Above and beyond everything else across the board, the voice of the people will always determine the success of your business. Whichever way you look at it, PR really is the be all and end all of things. After all, you can promote and market your business to kingdom come, but if you fall out of favour with the general public, it’s game over. Likewise, you can tell everyone and everything on earth that what you do is amazing, but if this is not backed by the voice of the people…well, good luck.
Long story short therefore – reviews matter. And not only do they matter, but actually getting them presented in front of the people that matter also matters. Which is precisely why a significant change in Google’s seller ratings policy can only be described as significant – especially if you happen to be a smaller or newer business.
The upshot of it all is pretty simple. While the announcement hasn’t been made official yet, Google has reportedly been advising a lot of its AdWords customers that a new minimum is to be established when it comes to Seller Ratings extensions appearing alongside the respective links/ads. Rather than being required to accrue 30 customer reviews over the past year, businesses will now be required to stack up a minimum of 150. Seller Ratings appear next to their respective listings automatically if the respective business qualifies and can make an incredible difference when it comes to both click-throughs and conversion rates.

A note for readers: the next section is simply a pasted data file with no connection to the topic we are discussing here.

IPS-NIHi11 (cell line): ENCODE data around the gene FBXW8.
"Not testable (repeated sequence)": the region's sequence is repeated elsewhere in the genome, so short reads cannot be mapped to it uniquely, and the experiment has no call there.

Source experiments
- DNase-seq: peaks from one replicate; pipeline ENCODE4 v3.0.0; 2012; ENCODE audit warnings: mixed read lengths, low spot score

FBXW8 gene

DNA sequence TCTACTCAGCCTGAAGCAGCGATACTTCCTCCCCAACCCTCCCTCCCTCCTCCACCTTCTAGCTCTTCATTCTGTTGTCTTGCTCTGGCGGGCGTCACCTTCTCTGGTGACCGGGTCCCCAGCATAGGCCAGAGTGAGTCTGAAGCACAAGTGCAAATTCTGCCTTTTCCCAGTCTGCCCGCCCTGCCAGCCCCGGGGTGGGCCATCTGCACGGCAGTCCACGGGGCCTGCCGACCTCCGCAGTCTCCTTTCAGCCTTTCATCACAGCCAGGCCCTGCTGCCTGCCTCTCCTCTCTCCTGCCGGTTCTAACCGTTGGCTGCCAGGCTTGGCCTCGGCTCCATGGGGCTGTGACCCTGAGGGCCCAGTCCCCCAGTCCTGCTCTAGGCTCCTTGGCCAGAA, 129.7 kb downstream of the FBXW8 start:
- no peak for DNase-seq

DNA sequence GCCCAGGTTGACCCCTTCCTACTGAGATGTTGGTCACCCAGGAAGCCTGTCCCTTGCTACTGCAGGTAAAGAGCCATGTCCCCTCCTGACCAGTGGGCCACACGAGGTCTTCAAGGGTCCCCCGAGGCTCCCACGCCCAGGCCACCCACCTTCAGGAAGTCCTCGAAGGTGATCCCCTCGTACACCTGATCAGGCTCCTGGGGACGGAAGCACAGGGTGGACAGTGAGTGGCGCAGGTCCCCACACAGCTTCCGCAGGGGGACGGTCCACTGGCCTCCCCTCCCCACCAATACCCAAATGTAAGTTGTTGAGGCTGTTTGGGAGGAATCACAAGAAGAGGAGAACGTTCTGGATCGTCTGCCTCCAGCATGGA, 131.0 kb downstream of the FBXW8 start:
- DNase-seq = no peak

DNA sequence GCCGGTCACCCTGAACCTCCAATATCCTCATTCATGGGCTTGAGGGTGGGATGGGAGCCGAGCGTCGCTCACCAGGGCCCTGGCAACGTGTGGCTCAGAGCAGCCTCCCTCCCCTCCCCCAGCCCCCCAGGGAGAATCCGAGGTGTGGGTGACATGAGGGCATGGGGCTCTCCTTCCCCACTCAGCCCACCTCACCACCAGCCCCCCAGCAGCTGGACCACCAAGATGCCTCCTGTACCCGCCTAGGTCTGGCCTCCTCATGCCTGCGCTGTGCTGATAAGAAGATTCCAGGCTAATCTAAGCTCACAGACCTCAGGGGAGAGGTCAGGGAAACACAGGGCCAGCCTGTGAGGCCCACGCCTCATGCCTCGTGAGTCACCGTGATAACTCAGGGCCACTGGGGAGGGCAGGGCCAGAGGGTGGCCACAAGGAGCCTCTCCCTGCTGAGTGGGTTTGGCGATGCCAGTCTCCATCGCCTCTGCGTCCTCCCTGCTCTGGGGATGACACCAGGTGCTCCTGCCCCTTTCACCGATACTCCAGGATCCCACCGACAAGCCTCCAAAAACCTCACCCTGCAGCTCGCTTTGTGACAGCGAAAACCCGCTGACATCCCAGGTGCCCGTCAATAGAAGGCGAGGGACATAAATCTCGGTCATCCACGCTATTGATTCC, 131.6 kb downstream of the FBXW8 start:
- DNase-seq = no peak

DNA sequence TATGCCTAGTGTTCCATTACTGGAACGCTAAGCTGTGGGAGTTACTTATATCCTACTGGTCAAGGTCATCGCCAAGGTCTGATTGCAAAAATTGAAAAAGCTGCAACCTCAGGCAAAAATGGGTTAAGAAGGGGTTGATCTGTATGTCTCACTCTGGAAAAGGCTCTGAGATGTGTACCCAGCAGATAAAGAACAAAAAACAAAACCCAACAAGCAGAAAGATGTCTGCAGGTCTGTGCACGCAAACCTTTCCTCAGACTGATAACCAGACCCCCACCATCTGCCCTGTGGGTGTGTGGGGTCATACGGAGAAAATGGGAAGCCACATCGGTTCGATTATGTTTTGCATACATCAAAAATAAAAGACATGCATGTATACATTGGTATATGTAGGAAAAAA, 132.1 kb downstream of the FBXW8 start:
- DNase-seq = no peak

Again, the new policy and the announcement itself have not been made official, but customers and agencies alike are noting it having already gone into effect in select markets. If you check out the current official policy over at Google, this is what it says:
Which means that as far as we can tell, the policy as a whole will remain largely identical – aside from the fact that the current 30 unique review minimum will be increased to 150. Presumably, this is due to the way in which tens of millions more consumers are now shopping online, which essentially means it shouldn’t be difficult to up the ante a little. Not only this, but it serves as something of an encouraging poke in the side of those that still are not doing enough to collect, collate and present feedback from their customers.
As far as all indications to date go, there will be no changes made to the minimum average 3.5-star rating to qualify.
Of course, bigger businesses and online stores with many thousands of customers are not exactly likely to be phased by what they will consider to be an insignificant alteration. However, smaller and newer businesses with equally small yet perhaps growing client-bases may find themselves under significant pressure to increase review quantities. If the requirements are not met, Seller Ratings will not be shown at all and thus convey the impression of a business with poor customer feedback – despite the fact that this may not in fact be the case.
Nevertheless, it’s another stern reminder of the importance of proactive reputation management for businesses at all levels – especially those still finding their feet and looking to make a name for themselves.